FuryBSD 2020Q2 Images Available, Technical reasons to choose FreeBSD over GNU/Linux, Ars technica reviews GhostBSD, “TLS Mastery” sponsorships open, BSD community show their various collections, a tale of OpenBSD secure memory allocator internals, learn to stop worrying and love SSDs, and more.
The Q2 2020 images are not a visible leap forward but a functional leap forward. Most effort was spent creating a better out of box experience for automatic Ethernet configuration, working WiFi, webcam, and improved hypervisor support.
Since I wrote my article "Why you should migrate everything from Linux to BSD" I have been wanting to write something about the technical reasons to choose FreeBSD over GNU/Linux and while I cannot possibly cover every single reason, I can write about some of the things that I consider worth noting.
When I began work on the FreeBSD 12.1-RELEASE review last week, it didn't take long to figure out that the desktop portion wasn't going very smoothly.
I think it's important for BSD-curious users to know of easier, gentler alternatives, so I did a little looking around and settled on GhostBSD for a follow-up review.
GhostBSD is based on TrueOS, which itself derives from FreeBSD Stable. It was originally a Canadian distro, but—like most successful distributions—it has transcended its country of origin and can now be considered worldwide. Significant GhostBSD development takes place now in Canada, Italy, Germany, and the United States.
My next book will be TLS Mastery, all about Transport Layer Encryption, Let’s Encrypt, OCSP, and so on.
This should be a shorter book, more like my DNSSEC or Tarsnap titles, or the first edition of Sudo Mastery. I would like a break from writing doorstops like the SNMP and jails books.
JT (our producer) shared his Open Source Retail Box Collection on twitter this past weekend and there was a nice response from a few in the BSD Community showing their collections:
- High Resolution Image to see the bottom shelf better: https://photos.smugmug.com/photos/i-9QTs2RR/0/f1742096/O/i-9QTs2RR.jpg
- Closeup of the BSD Section: https://twitter.com/q5sys/status/1251294290782928897
Others jumped in with their collections:
- Deb Goodkin's collection: https://twitter.com/dgoodkin/status/1251294016139743232 & https://twitter.com/dgoodkin/status/1251298125672660992
- FreeBSD Frau's FreeBSD Collection: https://twitter.com/freebsdfrau/status/1251290430475350018
- Jason Tubnor's OpenBSD Collection: https://twitter.com/Tubsta/status/1251265902214918144
Do you have a nice collection, take a picture and send it in!
It's been a very long time I haven't written anything after my last OpenBSD blogs, that is,
OpenBSD Kernel Internals — Creation of process from user-space to kernel space.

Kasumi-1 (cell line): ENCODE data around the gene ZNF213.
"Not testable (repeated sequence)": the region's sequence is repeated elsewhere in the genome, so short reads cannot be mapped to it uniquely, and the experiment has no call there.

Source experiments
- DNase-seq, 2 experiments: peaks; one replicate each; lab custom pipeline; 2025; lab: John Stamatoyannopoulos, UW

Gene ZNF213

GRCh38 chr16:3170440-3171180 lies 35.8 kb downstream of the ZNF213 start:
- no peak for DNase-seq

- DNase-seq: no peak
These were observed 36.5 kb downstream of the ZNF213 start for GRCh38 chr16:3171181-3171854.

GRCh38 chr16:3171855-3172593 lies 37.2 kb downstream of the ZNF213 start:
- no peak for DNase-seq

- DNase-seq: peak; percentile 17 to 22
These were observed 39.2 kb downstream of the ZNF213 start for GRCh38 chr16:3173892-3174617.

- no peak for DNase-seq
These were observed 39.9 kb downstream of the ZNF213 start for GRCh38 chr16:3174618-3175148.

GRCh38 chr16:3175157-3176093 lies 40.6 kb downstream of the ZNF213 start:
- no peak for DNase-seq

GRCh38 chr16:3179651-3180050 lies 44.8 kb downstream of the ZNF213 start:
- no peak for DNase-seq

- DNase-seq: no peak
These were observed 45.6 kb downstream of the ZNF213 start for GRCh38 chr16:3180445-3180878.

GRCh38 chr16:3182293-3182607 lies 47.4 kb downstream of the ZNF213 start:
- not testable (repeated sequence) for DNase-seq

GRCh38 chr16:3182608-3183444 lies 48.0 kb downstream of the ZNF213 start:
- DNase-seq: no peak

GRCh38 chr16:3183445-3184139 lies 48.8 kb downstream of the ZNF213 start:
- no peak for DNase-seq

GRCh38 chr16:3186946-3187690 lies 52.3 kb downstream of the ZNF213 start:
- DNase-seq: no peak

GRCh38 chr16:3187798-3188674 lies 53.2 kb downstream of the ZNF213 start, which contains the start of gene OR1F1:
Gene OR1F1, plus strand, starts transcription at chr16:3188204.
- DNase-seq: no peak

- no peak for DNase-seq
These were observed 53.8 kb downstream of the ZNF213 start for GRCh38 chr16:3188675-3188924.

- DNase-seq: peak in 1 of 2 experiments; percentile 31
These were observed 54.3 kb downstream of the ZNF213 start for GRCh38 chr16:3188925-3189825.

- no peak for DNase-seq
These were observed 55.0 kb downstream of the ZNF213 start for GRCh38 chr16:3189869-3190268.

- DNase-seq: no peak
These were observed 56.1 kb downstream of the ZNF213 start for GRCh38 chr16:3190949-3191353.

OpenBSD: Introduction to
execpromisesin the pledge(2)
pledge(2): OpenBSD's defensive approach to OS Security
So, again I started reading OpenBSD source codes with debugger after reducing my sleep timings and managing to get some time after professional life. This time I have picked one of my favourite item from my wishlist to learn and share, that is, OpenBSD malloc(3), secure allocator
my home FreeNAS runs two pools for data. One RAIDZ2 with four spinning disk drives and one mirror with two SSDs. Toying with InfluxDB and Grafana in the last couple of days I found that I seem to have a constant write load of 1 Megabyte (!) per second on the SSDs. What the ...?
So I run three VMs on the SSDs in total. One with Windows 10, two with Ubuntu running Confluence, A wiki essentially, with files for attachments and MySQL as the backend database. Clearly the writes had to stop when the wikis were not used at all, just sitting idle, right?
Well even with a full query log and quite some experience in the operation of web applications I could not figure out what Confluence is doing (productively, no doubt) but trust me, it writes a couple of hundred kbytes to the database each second just sitting idle.
I've wanted to write about my infrastructure for a while, but I kept thinking, "I'll wait until after I've done $next_thing_on_my_todo." Of course this cycle never ends, so I decided to write about its state at the end of 2019. Maybe I'll write an update on it in a couple of moons; who knows?
For something different than our usual Beastie Bits… we bring you…
We're all quarantined so lets install BSD on things! Install BSD on something this week, write it up and let us know about it, and maybe we'll feature you!
BSDNow is going Independent
- After being part of Jupiter Broadcasting since we started back in 2013, BSDNow is moving to become independent. We extend a very large thank you to Jupiter Broadcasting and Linux Academy for hosting us for so many years, and allowing us to bring you over 100 episodes without advertisements. What does this mean for you, the listener? Not much will change, just make sure your subscription is via the RSS feed at BSDNow.tv rather than one of the Jupiter Broadcasting feeds. We will update you with more news as things settle out.
- Send questions, comments, show ideas/topics, or stories you want mentioned on the show to email@example.com